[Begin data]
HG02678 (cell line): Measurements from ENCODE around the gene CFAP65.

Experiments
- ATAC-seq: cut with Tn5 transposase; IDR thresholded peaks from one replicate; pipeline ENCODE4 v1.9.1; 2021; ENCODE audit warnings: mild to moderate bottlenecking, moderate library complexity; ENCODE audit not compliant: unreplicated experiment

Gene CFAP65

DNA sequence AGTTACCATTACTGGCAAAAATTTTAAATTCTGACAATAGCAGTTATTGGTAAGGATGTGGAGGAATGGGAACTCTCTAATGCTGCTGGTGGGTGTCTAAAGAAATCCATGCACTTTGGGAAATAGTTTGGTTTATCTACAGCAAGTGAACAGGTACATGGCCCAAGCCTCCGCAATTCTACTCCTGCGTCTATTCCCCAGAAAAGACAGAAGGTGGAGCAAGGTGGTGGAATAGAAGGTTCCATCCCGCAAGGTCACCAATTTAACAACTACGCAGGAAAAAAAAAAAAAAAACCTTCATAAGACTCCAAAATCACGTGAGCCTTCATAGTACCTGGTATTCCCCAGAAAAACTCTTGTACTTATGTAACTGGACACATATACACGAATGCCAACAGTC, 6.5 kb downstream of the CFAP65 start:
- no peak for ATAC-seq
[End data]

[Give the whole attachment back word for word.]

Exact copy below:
HG02678 (cell line): Measurements from ENCODE around the gene CFAP65.

Experiments
- ATAC-seq: cut with Tn5 transposase; IDR thresholded peaks from one replicate; pipeline ENCODE4 v1.9.1; 2021; ENCODE audit warnings: mild to moderate bottlenecking, moderate library complexity; ENCODE audit not compliant: unreplicated experiment

Gene CFAP65

DNA sequence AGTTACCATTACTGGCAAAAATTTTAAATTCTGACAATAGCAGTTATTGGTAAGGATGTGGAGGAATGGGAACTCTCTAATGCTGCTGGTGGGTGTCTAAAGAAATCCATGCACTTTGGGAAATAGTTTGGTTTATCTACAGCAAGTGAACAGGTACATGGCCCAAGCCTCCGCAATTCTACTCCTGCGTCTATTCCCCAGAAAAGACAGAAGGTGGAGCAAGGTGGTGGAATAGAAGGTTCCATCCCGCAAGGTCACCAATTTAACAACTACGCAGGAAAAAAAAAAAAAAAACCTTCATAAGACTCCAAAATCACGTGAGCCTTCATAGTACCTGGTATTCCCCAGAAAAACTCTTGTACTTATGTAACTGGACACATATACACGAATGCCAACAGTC, 6.5 kb downstream of the CFAP65 start:
- no peak for ATAC-seq